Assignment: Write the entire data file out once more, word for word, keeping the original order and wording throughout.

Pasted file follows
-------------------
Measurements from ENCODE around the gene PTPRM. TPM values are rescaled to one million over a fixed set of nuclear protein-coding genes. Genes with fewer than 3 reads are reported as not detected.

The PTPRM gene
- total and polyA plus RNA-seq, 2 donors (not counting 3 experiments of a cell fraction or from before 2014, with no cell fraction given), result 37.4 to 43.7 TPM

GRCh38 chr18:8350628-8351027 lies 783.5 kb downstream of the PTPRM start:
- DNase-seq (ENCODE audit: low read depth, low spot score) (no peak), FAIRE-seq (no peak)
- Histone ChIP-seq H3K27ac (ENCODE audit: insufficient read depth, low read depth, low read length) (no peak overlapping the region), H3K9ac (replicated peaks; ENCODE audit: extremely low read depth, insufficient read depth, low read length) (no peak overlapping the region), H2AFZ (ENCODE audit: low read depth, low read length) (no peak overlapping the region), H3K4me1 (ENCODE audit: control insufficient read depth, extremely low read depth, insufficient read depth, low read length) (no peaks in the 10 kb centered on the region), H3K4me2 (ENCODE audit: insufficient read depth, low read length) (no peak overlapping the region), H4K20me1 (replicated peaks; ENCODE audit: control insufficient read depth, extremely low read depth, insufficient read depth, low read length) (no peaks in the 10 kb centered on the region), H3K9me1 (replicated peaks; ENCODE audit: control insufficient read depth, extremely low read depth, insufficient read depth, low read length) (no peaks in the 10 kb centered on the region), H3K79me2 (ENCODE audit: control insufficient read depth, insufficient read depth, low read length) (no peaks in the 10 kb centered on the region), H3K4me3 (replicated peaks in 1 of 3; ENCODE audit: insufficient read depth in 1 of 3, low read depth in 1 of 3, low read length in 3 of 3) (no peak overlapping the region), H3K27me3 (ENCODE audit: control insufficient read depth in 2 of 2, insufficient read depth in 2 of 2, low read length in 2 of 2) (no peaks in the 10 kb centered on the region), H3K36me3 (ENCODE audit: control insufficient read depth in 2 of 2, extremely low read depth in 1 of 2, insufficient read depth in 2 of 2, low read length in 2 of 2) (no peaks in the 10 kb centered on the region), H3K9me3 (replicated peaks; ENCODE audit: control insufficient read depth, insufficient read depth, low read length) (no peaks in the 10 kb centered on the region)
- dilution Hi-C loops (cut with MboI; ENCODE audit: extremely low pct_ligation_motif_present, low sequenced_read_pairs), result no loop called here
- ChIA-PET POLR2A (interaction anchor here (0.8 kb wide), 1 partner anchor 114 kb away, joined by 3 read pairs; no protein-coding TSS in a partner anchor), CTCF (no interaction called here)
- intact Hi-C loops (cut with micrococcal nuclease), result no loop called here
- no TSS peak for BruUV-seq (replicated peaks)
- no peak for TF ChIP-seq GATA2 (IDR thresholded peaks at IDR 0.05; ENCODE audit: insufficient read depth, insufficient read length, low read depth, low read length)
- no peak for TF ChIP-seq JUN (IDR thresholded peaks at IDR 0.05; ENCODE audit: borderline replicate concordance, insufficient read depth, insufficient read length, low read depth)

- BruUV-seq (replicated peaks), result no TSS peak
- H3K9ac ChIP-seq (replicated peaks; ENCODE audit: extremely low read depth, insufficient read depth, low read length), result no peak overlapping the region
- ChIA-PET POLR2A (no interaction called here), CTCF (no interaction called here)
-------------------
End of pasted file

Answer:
Measurements from ENCODE around the gene PTPRM. TPM values are rescaled to one million over a fixed set of nuclear protein-coding genes. Genes with fewer than 3 reads are reported as not detected.

The PTPRM gene
- total and polyA plus RNA-seq, 2 donors (not counting 3 experiments of a cell fraction or from before 2014, with no cell fraction given), result 37.4 to 43.7 TPM

GRCh38 chr18:8350628-8351027 lies 783.5 kb downstream of the PTPRM start:
- DNase-seq (ENCODE audit: low read depth, low spot score) (no peak), FAIRE-seq (no peak)
- Histone ChIP-seq H3K27ac (ENCODE audit: insufficient read depth, low read depth, low read length) (no peak overlapping the region), H3K9ac (replicated peaks; ENCODE audit: extremely low read depth, insufficient read depth, low read length) (no peak overlapping the region), H2AFZ (ENCODE audit: low read depth, low read length) (no peak overlapping the region), H3K4me1 (ENCODE audit: control insufficient read depth, extremely low read depth, insufficient read depth, low read length) (no peaks in the 10 kb centered on the region), H3K4me2 (ENCODE audit: insufficient read depth, low read length) (no peak overlapping the region), H4K20me1 (replicated peaks; ENCODE audit: control insufficient read depth, extremely low read depth, insufficient read depth, low read length) (no peaks in the 10 kb centered on the region), H3K9me1 (replicated peaks; ENCODE audit: control insufficient read depth, extremely low read depth, insufficient read depth, low read length) (no peaks in the 10 kb centered on the region), H3K79me2 (ENCODE audit: control insufficient read depth, insufficient read depth, low read length) (no peaks in the 10 kb centered on the region), H3K4me3 (replicated peaks in 1 of 3; ENCODE audit: insufficient read depth in 1 of 3, low read depth in 1 of 3, low read length in 3 of 3) (no peak overlapping the region), H3K27me3 (ENCODE audit: control insufficient read depth in 2 of 2, insufficient read depth in 2 of 2, low read length in 2 of 2) (no peaks in the 10 kb centered on the region), H3K36me3 (ENCODE audit: control insufficient read depth in 2 of 2, extremely low read depth in 1 of 2, insufficient read depth in 2 of 2, low read length in 2 of 2) (no peaks in the 10 kb centered on the region), H3K9me3 (replicated peaks; ENCODE audit: control insufficient read depth, insufficient read depth, low read length) (no peaks in the 10 kb centered on the region)
- dilution Hi-C loops (cut with MboI; ENCODE audit: extremely low pct_ligation_motif_present, low sequenced_read_pairs), result no loop called here
- ChIA-PET POLR2A (interaction anchor here (0.8 kb wide), 1 partner anchor 114 kb away, joined by 3 read pairs; no protein-coding TSS in a partner anchor), CTCF (no interaction called here)
- intact Hi-C loops (cut with micrococcal nuclease), result no loop called here
- no TSS peak for BruUV-seq (replicated peaks)
- no peak for TF ChIP-seq GATA2 (IDR thresholded peaks at IDR 0.05; ENCODE audit: insufficient read depth, insufficient read length, low read depth, low read length)
- no peak for TF ChIP-seq JUN (IDR thresholded peaks at IDR 0.05; ENCODE audit: borderline replicate concordance, insufficient read depth, insufficient read length, low read depth)

- BruUV-seq (replicated peaks), result no TSS peak
- H3K9ac ChIP-seq (replicated peaks; ENCODE audit: extremely low read depth, insufficient read depth, low read length), result no peak overlapping the region
- ChIA-PET POLR2A (no interaction called here), CTCF (no interaction called here)